Weak bases with lipophilic properties accumulate in acidic intracellular compartments like lysosomes. While the plasma and lysosomal membranes are permeable for neutral and uncharged species of weak bases, the charged protonated species of weak bases do not permeate biomembranes and accumulate within lysosomes. The concentration within lysosomes may reach levels 100 to 1000 fold higher than extracellular concentrations. This phenomenon is called lysosomotropism, [41] "acid trapping" or "proton pump" effect. [42] The amount of accumulation of lysosomotropic compounds may be estimated using a cell-based mathematical model. [43]

A significant part of the clinically approved drugs are lipophilic weak bases with lysosomotropic properties. This explains a number of pharmacological properties of these drugs, such as high tissue-to-blood concentration gradients or long tissue elimination half-lifes these properties have been found for drugs such as haloperidol, [44] levomepromazine, [45] and amantadine. [46] However, high tissue concentrations and long elimination half-lives are explained also by lipophilicity and absorption of drugs to fatty tissue structures. Important lysosomal enzymes, such as acid sphingomyelinase, may be inhibited by lysosomally accumulated drugs. [47] [48] Such compounds are termed FIASMAs (functional inhibitor of acid sphingomyelinase) [49] and include for example fluoxetine, sertraline, or amitriptyline.

Ambroxol is a lysosomotropic drug of clinical use to treat conditions of productive cough for its mucolytic action. Ambroxol triggers the exocytosis of lysosomes via neutralization of lysosomal pH and calcium release from acidic calcium stores. [50] Presumably for this reason, Ambroxol was also found to improve cellular function in some disease of lysosomal origin such as Parkinson's or lysosomal storage disease. [51] [52]

Systemic lupus erythematosus Edit

Impaired lysosome function is prominent in systemic lupus erythematosus preventing macrophages and monocytes from degrading neutrophil extracellular traps [53] and immune complexes. [54] [55] [56] The failure to degrade internalized immune complexes stems from chronic mTORC2 activity, which impairs lysosome acidification. [57] As a result, immune complexes in the lysosome recycle to the surface of macrophages causing an accumulation of nuclear antigens upstream of multiple lupus-associated pathologies. [54] [58] [59]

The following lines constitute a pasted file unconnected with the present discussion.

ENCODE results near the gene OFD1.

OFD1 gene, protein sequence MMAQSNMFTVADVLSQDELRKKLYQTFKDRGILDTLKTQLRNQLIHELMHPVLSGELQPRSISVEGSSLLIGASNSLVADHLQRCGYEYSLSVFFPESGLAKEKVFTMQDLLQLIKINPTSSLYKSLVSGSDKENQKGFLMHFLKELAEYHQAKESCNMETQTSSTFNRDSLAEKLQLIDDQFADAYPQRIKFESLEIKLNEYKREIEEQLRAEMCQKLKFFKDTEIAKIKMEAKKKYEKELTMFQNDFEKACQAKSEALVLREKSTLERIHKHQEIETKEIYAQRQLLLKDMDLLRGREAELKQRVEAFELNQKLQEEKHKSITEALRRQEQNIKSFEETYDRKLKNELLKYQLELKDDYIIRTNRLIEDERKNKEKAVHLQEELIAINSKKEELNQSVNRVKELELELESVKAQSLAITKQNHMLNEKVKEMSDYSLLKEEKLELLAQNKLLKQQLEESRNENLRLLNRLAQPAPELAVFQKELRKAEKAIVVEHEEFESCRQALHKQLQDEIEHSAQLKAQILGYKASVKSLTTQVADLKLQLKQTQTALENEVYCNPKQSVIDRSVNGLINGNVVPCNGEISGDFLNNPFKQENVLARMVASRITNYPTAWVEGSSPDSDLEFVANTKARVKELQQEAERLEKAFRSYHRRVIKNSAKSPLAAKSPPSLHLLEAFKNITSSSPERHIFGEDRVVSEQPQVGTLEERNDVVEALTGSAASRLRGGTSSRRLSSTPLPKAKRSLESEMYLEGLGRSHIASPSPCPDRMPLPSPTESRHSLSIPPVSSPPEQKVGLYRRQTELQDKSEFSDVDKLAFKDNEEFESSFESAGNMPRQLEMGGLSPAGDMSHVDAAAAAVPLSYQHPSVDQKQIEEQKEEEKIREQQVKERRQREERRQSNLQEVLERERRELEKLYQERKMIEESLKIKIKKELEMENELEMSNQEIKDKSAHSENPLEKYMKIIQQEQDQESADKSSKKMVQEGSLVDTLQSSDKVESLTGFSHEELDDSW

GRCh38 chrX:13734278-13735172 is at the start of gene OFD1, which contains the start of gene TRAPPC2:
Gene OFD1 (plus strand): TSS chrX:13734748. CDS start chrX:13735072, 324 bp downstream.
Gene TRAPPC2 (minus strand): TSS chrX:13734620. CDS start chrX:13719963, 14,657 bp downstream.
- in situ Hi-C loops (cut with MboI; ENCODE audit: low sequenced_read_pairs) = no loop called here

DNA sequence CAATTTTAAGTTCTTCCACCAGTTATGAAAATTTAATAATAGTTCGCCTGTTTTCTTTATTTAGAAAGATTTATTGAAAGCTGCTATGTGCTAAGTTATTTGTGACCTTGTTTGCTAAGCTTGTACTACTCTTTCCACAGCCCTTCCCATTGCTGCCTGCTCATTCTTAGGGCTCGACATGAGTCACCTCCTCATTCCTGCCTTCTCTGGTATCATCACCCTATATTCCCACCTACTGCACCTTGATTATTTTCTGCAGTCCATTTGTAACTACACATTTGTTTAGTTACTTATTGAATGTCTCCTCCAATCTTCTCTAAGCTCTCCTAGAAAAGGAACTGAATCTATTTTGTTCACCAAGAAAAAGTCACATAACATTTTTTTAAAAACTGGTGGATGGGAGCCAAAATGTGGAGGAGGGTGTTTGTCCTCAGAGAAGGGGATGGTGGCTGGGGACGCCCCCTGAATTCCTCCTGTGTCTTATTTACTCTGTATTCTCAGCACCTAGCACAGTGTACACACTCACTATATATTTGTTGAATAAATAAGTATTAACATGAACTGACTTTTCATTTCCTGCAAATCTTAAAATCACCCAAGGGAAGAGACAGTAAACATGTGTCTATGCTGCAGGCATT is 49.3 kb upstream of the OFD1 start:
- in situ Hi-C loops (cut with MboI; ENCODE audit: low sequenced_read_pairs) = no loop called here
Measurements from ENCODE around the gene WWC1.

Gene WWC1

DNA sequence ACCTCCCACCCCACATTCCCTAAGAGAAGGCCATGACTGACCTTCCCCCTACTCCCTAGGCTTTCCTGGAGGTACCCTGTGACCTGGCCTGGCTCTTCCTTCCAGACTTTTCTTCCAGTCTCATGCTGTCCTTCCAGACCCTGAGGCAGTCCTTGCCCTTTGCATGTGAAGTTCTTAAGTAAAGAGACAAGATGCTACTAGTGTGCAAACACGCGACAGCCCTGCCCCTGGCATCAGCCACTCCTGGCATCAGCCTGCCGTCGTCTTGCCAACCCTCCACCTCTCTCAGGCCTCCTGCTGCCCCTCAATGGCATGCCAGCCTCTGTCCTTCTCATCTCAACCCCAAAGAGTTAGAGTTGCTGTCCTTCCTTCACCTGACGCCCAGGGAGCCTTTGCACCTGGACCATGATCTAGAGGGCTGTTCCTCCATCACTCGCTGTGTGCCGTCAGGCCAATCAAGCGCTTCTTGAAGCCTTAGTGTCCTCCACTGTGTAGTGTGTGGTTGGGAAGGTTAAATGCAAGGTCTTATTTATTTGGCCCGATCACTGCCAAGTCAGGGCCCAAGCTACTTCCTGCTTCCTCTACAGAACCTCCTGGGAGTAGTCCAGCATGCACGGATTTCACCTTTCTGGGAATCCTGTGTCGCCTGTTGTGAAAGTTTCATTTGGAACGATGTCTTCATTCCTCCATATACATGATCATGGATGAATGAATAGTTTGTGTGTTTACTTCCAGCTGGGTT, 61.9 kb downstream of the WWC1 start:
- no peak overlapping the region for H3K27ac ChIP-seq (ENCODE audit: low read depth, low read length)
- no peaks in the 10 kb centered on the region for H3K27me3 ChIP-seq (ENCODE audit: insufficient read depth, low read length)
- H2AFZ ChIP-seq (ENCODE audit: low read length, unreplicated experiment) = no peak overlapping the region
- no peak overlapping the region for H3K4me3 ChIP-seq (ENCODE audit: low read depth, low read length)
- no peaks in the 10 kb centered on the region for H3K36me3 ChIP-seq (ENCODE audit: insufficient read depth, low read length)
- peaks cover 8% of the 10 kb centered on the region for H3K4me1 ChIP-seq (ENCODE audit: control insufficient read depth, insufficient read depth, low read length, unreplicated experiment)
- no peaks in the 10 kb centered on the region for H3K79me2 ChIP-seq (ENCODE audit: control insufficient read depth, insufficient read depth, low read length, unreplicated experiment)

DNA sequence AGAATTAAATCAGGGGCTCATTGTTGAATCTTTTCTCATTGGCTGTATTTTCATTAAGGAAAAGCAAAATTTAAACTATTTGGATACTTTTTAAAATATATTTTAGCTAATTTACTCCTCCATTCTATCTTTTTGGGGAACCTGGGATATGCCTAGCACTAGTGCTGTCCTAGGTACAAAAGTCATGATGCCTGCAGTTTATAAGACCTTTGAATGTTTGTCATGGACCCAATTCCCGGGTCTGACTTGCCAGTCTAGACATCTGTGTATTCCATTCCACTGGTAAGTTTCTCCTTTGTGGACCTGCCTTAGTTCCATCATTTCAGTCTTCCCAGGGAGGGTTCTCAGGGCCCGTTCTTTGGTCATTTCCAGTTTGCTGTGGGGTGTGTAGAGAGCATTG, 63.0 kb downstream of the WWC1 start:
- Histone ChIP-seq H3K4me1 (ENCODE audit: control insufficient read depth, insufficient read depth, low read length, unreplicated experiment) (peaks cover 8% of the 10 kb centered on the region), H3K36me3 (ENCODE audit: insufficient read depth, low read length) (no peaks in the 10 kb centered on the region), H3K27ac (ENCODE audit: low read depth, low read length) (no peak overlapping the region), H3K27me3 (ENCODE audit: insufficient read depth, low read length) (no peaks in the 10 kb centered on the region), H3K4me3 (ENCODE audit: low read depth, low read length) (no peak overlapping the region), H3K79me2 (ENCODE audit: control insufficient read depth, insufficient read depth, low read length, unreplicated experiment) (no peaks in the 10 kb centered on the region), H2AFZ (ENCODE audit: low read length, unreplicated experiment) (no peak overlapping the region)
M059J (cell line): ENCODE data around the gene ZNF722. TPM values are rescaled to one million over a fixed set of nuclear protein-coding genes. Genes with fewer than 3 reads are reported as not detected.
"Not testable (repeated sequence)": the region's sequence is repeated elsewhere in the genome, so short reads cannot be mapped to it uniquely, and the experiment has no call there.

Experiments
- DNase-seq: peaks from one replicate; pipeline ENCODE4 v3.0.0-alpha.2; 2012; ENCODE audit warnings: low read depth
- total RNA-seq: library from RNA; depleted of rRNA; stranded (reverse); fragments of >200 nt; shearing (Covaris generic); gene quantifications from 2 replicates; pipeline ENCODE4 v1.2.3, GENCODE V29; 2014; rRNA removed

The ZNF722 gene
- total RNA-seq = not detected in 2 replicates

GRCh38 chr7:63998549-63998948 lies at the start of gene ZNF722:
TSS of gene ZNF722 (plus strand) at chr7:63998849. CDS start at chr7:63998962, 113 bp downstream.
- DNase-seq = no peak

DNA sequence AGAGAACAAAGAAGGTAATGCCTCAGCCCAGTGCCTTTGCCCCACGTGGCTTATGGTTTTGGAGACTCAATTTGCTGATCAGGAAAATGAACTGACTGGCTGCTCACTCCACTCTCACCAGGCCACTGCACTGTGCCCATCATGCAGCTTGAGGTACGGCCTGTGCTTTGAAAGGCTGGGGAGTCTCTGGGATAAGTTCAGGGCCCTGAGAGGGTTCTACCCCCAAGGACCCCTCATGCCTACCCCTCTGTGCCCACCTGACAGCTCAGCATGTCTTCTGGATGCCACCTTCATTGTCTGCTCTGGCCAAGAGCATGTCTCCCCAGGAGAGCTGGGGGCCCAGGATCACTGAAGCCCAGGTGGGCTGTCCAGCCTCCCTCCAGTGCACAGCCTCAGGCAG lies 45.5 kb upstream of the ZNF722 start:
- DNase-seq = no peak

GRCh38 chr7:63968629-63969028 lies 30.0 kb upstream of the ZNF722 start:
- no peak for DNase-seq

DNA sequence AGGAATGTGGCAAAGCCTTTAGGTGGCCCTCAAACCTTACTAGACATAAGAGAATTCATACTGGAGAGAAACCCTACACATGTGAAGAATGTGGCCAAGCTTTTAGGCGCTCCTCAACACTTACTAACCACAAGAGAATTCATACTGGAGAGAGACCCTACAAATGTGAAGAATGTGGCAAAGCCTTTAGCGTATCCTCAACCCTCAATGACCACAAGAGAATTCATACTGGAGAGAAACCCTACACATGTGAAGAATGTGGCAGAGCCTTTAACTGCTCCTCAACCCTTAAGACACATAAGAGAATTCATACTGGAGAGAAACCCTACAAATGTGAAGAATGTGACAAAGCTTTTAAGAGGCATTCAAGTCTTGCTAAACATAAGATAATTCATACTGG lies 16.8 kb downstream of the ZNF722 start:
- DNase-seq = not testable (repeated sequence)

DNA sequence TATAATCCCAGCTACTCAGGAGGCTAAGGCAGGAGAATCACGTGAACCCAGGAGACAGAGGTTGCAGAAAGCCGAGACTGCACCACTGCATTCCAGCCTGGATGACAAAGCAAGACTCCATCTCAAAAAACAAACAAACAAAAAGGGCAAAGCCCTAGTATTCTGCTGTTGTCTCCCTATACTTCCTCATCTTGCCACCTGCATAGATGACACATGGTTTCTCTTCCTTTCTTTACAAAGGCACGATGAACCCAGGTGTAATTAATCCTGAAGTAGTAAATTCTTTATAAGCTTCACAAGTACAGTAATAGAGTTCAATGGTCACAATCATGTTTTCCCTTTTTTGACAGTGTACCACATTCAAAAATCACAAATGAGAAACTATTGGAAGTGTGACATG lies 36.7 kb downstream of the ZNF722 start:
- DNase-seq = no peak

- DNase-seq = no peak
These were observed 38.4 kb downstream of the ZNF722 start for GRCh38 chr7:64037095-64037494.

By scientific convention, the term lysosome is applied to these vesicular organelles only in animals, and the term vacuole is applied to those in plants, fungi and algae (some animal cells also have vacuoles). Discoveries in plant cells since the 1970s started to challenge this definition. Plant vacuoles are found to be much more diverse in structure and function than previously thought. [60] [61] Some vacuoles contain their own hydrolytic enzymes and perform the classic lysosomal activity, which is autophagy. [62] [63] [64] These vacuoles are therefore seen as fulfilling the role of the animal lysosome. Based on de Duve's description that "only when considered as part of a system involved directly or indirectly in intracellular digestion does the term lysosome describe a physiological unit", some botanists strongly argued that these vacuoles are lysosomes. [65] However, this is not universally accepted as the vacuoles are strictly not similar to lysosomes, such as in their specific enzymes and lack of phagocytic functions. [66] Vacuoles do not have catabolic activity and do not undergo exocytosis as lysosomes do. [67]

The word lysosome ( / ˈ l aɪ s oʊ s oʊ m / , / ˈ l aɪ z ə z oʊ m / ) is New Latin that uses the combining forms lyso- (referring to lysis and derived from the Latin lysis, meaning "to loosen", via Ancient Greek λύσις [lúsis]), and -some, from soma, "body", yielding "body that lyses" or "lytic body". The adjectival form is lysosomal. The forms *lyosome and *lyosomal are much rarer they use the lyo- form of the prefix but are often treated by readers and editors as mere unthinking replications of typos, which has no doubt been true as often as not.

Access options

Get full journal access for 1 year

All prices are NET prices.
VAT will be added later in the checkout.
Tax calculation will be finalised during checkout.

Get time limited or full article access on ReadCube.

All prices are NET prices.

Opposite roles of cathepsins in tumor progression localization matters

Cathepsins are powerful hydrolases that can be divided into three subgroups depending on the amino acid located in their catalytic dyad: aspartate cathepsins (cathepsins D and E), cysteine cathepsins (cathepsins B, C, F, H, K, L, O, S, V/U/L2, W, X/Z/Y) and serine cathepsins (cathepsins A and G). 34 Akin to most other lysosomal hydrolases, they function optimally at pH around 4.5 or lower. With respect to their secretion to the extracellular space and leakage to the cytosol, it is important to note that many cysteine cathepsins can also be active at higher pH, albeit often with changed functional parameters such as enzyme kinetics and substrate specificity. 35